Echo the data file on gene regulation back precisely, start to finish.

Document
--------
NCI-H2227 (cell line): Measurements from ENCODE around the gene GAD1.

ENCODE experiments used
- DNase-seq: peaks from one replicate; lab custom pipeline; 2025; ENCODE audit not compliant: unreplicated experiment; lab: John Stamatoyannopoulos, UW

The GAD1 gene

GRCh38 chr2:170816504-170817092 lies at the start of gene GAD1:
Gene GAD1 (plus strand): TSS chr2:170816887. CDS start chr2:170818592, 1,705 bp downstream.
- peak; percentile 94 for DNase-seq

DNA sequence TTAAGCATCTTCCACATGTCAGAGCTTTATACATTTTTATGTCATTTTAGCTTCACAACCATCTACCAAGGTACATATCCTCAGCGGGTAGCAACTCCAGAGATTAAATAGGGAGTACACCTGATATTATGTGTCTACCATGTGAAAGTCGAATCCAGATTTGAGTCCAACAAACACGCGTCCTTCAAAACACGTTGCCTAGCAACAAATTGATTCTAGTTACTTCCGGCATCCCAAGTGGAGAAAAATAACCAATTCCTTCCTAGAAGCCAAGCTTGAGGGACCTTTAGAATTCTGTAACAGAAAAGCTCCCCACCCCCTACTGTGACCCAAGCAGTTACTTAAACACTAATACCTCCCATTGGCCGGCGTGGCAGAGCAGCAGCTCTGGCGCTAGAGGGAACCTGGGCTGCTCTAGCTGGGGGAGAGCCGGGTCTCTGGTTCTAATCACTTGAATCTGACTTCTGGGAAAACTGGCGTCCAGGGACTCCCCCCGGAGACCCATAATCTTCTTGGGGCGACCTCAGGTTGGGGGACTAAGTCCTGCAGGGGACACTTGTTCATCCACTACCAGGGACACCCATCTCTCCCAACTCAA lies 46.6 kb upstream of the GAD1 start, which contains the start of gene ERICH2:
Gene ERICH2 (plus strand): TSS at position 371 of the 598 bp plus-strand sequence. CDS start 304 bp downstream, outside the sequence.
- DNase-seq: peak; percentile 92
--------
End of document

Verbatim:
NCI-H2227 (cell line): Measurements from ENCODE around the gene GAD1.

ENCODE experiments used
- DNase-seq: peaks from one replicate; lab custom pipeline; 2025; ENCODE audit not compliant: unreplicated experiment; lab: John Stamatoyannopoulos, UW

The GAD1 gene

GRCh38 chr2:170816504-170817092 lies at the start of gene GAD1:
Gene GAD1 (plus strand): TSS chr2:170816887. CDS start chr2:170818592, 1,705 bp downstream.
- peak; percentile 94 for DNase-seq

DNA sequence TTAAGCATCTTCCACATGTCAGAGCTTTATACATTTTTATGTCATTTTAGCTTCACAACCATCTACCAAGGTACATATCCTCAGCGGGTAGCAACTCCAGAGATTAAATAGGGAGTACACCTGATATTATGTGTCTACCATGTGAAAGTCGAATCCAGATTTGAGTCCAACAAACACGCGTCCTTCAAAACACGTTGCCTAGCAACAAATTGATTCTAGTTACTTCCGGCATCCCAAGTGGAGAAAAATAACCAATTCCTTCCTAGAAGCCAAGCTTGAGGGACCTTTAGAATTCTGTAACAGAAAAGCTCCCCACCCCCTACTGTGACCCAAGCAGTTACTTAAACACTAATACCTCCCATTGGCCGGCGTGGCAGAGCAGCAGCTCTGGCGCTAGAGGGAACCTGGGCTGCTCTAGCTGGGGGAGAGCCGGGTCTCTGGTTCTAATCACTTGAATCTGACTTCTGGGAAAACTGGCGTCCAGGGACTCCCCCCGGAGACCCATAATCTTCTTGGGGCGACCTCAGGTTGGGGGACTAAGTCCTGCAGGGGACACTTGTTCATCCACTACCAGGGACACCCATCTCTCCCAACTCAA lies 46.6 kb upstream of the GAD1 start, which contains the start of gene ERICH2:
Gene ERICH2 (plus strand): TSS at position 371 of the 598 bp plus-strand sequence. CDS start 304 bp downstream, outside the sequence.
- DNase-seq: peak; percentile 92